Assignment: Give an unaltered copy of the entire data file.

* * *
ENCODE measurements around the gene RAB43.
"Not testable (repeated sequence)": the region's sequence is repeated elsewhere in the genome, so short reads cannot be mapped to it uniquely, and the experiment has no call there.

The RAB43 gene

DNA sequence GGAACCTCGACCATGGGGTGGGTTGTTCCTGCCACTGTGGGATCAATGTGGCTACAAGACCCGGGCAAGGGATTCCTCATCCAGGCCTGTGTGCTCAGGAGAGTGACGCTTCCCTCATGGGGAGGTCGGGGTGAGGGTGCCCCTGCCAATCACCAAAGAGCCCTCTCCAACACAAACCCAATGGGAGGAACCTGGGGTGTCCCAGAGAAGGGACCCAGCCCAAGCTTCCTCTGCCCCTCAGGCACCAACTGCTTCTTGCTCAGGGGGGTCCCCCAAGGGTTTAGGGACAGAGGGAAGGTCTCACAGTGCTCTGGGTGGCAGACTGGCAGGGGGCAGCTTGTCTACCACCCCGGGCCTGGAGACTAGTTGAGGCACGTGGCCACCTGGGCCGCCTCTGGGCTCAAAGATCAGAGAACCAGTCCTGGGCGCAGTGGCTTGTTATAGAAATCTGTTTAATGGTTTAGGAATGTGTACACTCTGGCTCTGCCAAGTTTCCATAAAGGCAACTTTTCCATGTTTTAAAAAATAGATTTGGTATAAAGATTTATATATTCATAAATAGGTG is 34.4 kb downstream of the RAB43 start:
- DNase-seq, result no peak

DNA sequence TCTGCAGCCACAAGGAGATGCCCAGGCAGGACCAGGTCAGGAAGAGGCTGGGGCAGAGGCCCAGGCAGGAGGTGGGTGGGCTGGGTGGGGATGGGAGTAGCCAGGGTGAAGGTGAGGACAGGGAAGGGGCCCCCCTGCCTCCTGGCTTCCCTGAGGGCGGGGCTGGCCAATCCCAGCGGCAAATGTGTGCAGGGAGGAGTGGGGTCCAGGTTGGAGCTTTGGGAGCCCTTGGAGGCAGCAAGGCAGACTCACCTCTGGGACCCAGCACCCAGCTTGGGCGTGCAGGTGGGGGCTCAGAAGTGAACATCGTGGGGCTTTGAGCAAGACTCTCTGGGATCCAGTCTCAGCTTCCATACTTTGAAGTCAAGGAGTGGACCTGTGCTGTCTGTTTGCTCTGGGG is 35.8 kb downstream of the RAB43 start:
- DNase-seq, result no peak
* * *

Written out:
ENCODE measurements around the gene RAB43.
"Not testable (repeated sequence)": the region's sequence is repeated elsewhere in the genome, so short reads cannot be mapped to it uniquely, and the experiment has no call there.

The RAB43 gene

DNA sequence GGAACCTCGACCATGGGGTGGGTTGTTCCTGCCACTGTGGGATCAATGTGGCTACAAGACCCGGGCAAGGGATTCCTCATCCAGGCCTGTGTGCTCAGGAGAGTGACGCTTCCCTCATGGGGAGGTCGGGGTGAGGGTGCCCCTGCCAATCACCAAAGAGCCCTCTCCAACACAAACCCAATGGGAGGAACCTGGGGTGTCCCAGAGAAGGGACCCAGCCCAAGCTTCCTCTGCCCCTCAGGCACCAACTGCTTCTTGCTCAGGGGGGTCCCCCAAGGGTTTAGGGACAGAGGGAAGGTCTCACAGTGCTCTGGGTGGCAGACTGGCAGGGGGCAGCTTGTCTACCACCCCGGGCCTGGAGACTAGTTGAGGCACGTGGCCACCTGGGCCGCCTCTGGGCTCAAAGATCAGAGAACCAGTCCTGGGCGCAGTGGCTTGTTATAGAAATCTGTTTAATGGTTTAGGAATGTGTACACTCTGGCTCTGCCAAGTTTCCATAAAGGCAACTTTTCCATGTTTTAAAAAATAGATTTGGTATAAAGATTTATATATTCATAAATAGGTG is 34.4 kb downstream of the RAB43 start:
- DNase-seq, result no peak

DNA sequence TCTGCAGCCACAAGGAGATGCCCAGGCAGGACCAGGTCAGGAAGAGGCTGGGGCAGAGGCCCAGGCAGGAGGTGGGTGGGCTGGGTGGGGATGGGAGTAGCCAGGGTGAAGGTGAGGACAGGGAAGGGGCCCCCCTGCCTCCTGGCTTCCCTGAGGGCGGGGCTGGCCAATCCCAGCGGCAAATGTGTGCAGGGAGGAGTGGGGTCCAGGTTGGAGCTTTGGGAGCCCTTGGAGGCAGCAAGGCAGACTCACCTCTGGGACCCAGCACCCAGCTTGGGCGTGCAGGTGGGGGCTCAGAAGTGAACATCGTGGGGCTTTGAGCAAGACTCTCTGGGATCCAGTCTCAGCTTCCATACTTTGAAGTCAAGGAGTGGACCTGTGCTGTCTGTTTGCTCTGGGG is 35.8 kb downstream of the RAB43 start:
- DNase-seq, result no peak